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Last edited by John Bamford
July 3, 2017 | History

A Most Excellent Dish 1 edition

A Most Excellent Dish
Marjory Houlihan

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About the Book

It's a small history of tripe in Lancashire, the working-class food that used to be widely available from small shops in Lancashire towns and Greater Manchester. As with many things hanging over from less prosperous times, tripe went into a rapid decline after the 2nd world war, as standards of living of the working class improved with the growth of decent housing and services, 1950's paternalistic capitalism, better pay and conditions and improved job security in nationalised industries. Many tripe shops were small businesses located in working class streets, and people would get a small bag of tripe to eat on the way home from the pub, as an alternative to a bag of chips. Others were classy city centre establishments and had cafes, dining rooms and restaurants attached. A proper treat.

There is a real sense that MacMillan was right about "You've never had it so good" in the 1950's - shame it didn't last very long. Why have tripe when you can have beef steak? Working class people always make hay while the sun shines - you never do know how long it will last, and therein lies the roots of decline, and decline tripe shops did over a relatively short period. You can still get tripe in most covered markets, and certainly at Morrisons supermarket, along with pigs feet (Feet not trotters - trotters are sheep's feet)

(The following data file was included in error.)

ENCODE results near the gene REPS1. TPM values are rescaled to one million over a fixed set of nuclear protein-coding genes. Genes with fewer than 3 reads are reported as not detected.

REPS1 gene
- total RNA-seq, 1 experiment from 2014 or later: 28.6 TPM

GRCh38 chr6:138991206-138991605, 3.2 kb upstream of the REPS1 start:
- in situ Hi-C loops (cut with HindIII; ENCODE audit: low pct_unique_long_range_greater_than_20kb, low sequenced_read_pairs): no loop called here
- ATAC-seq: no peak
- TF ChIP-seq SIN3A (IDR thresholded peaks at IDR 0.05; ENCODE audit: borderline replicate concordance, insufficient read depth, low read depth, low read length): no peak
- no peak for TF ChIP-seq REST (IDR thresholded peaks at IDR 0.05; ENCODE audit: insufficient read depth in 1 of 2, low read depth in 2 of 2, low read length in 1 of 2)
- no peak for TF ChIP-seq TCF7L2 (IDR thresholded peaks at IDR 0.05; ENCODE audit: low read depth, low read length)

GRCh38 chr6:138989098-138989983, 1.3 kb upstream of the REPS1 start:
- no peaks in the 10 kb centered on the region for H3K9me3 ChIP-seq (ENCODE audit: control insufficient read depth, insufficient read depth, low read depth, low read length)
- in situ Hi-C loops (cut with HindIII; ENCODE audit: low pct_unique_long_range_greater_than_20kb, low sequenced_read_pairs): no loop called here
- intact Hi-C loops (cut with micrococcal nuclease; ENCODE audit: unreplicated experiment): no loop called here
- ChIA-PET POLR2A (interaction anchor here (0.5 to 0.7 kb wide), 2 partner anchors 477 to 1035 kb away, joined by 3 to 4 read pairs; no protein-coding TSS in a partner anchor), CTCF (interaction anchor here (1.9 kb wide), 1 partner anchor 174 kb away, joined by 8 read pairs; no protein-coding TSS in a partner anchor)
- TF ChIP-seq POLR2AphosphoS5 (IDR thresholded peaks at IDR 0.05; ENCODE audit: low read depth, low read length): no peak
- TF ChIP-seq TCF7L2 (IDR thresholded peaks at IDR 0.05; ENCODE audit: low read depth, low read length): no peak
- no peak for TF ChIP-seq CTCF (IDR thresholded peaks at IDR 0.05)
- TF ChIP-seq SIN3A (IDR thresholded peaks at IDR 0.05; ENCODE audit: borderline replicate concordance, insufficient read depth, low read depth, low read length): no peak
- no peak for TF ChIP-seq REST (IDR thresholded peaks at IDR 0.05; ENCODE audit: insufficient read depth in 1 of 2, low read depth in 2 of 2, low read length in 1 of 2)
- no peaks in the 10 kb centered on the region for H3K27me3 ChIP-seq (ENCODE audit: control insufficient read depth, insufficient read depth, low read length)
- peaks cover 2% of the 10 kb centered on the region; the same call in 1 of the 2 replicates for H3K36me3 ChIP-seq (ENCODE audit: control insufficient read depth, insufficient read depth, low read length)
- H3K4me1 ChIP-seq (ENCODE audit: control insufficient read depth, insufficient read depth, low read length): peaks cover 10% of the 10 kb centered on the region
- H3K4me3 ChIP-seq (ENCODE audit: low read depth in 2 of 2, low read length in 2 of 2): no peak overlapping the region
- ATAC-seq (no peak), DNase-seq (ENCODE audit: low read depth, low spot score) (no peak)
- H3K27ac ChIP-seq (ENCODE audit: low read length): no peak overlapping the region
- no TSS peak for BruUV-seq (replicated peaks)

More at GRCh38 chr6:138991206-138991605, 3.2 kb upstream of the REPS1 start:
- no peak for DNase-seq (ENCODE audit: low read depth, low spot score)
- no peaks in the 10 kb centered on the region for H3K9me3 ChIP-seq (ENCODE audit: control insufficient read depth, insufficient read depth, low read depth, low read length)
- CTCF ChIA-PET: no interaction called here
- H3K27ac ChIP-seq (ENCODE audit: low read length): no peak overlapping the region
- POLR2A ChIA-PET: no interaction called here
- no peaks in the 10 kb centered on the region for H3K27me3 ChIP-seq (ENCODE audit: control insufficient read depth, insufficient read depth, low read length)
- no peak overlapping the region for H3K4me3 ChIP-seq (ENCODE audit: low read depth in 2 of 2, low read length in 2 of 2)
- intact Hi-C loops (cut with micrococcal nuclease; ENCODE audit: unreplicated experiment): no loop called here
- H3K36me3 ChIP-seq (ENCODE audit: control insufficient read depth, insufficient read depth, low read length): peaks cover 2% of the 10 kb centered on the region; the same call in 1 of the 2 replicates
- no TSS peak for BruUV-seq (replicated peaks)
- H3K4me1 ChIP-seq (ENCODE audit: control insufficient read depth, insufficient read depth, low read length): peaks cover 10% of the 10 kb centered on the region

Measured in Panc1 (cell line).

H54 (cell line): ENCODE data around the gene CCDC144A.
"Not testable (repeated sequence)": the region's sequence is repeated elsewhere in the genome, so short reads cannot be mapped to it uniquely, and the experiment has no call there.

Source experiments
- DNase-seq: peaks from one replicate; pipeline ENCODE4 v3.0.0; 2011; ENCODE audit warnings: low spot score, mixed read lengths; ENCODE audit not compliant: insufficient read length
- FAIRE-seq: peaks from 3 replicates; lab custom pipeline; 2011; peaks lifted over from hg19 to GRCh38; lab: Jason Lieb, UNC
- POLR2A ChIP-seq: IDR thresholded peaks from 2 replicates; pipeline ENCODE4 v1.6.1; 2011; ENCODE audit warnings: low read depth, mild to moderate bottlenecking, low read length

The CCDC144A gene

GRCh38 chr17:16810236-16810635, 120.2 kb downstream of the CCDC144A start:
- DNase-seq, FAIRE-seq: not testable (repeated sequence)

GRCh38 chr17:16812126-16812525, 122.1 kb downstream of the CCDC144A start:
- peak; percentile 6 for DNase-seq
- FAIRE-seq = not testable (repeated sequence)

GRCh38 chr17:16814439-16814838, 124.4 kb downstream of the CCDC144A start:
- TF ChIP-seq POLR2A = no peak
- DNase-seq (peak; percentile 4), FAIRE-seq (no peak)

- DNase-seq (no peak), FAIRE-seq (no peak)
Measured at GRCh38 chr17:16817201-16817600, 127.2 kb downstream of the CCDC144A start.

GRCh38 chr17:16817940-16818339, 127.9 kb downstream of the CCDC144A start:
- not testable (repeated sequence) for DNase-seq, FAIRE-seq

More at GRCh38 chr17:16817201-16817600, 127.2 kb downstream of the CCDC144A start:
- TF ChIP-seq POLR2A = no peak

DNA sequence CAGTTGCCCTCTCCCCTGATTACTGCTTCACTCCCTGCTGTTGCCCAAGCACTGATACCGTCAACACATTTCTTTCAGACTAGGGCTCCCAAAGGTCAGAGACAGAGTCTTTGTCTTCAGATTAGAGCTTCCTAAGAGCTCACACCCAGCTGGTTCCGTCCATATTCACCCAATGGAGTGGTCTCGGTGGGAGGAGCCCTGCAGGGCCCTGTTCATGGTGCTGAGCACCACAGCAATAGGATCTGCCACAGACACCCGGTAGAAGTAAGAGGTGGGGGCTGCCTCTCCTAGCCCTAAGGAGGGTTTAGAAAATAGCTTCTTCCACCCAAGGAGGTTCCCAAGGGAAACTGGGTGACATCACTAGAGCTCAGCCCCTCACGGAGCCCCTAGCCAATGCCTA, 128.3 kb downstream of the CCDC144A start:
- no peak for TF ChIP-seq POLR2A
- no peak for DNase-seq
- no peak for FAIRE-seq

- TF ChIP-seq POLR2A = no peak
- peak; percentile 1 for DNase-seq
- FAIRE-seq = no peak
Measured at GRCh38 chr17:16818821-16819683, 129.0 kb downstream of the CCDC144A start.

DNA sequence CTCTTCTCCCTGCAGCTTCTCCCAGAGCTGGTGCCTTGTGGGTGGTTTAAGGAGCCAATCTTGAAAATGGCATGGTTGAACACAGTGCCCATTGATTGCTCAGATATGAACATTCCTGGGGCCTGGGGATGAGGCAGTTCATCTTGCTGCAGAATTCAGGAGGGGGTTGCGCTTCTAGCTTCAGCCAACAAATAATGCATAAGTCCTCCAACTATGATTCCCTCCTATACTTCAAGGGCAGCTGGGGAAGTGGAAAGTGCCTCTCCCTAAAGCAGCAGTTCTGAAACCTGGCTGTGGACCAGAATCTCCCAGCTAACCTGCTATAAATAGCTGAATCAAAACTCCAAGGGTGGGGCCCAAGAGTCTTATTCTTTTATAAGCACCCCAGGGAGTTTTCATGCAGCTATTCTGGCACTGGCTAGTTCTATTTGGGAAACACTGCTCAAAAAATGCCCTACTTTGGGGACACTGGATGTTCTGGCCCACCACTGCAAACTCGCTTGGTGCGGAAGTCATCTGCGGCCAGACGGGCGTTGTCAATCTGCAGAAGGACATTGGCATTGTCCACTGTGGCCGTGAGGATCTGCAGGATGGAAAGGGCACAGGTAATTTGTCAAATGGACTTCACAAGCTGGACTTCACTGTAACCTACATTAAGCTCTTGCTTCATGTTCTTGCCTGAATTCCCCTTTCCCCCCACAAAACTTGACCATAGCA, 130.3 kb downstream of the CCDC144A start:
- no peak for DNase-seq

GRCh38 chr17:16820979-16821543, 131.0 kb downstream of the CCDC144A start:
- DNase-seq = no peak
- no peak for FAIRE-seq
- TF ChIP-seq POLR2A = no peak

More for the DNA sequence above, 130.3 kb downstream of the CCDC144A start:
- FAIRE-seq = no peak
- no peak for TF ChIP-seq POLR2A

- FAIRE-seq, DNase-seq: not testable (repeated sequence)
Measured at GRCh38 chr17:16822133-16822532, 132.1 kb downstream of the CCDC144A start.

Like other good stuff, this started from a discussion at a WEA local history class - like the one in Nottingham in the 1960's that lead to Coates and Silburn's seminal study of poverty in an inner-city area of Victorian terraced housing and cobbled streets called St Anns - the book is Poverty: the Forgotten Englishman.

Wonderfully well written in the style of all Neil Richardson's local history publications about the North West working class and their work, haunts (Neil published a huge amount of material about local pubs) and habits before he sadly died in his mid-50's in 2006. Well worth a read for a topic that has been so-far mostly ignored.

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A Most Excellent Dish

Published June 1988 by Neil Richardson .

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History Created December 11, 2009 · 2 revisions Download catalog record: RDF / JSON

July 3, 2017 Edited by John Bamford It is a "What's it about - there wasn't one
December 11, 2009 Created by WorkBot add works page